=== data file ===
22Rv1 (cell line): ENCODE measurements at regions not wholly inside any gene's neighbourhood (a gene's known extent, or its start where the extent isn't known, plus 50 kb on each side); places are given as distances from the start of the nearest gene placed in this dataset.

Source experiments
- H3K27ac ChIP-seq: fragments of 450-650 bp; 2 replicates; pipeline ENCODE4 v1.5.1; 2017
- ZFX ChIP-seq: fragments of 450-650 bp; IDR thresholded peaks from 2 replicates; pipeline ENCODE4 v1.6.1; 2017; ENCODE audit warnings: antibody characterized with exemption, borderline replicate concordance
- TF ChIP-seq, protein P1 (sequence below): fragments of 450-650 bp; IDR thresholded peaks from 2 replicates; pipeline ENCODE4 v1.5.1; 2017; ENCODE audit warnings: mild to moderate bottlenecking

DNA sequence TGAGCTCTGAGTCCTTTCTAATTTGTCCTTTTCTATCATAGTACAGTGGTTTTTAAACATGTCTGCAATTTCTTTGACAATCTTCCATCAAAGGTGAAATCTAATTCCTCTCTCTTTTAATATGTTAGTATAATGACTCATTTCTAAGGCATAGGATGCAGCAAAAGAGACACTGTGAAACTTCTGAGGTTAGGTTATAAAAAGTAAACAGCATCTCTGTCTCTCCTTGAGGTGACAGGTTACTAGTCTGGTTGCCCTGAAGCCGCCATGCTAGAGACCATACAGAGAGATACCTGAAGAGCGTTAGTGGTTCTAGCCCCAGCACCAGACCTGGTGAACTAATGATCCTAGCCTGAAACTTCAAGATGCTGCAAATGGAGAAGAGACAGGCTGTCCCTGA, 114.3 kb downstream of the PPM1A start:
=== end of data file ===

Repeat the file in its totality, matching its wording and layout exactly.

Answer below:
22Rv1 (cell line): ENCODE measurements at regions not wholly inside any gene's neighbourhood (a gene's known extent, or its start where the extent isn't known, plus 50 kb on each side); places are given as distances from the start of the nearest gene placed in this dataset.

Source experiments
- H3K27ac ChIP-seq: fragments of 450-650 bp; 2 replicates; pipeline ENCODE4 v1.5.1; 2017
- ZFX ChIP-seq: fragments of 450-650 bp; IDR thresholded peaks from 2 replicates; pipeline ENCODE4 v1.6.1; 2017; ENCODE audit warnings: antibody characterized with exemption, borderline replicate concordance
- TF ChIP-seq, protein P1 (sequence below): fragments of 450-650 bp; IDR thresholded peaks from 2 replicates; pipeline ENCODE4 v1.5.1; 2017; ENCODE audit warnings: mild to moderate bottlenecking

DNA sequence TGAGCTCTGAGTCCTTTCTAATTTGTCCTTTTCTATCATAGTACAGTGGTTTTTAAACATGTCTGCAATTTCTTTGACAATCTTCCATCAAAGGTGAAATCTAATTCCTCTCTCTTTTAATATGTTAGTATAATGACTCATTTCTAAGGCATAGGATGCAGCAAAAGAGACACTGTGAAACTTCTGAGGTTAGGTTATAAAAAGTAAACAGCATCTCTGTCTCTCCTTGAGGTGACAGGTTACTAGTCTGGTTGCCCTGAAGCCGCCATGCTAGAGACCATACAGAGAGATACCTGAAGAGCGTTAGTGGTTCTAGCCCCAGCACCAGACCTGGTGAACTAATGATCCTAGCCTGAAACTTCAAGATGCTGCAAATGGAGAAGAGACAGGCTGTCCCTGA, 114.3 kb downstream of the PPM1A start: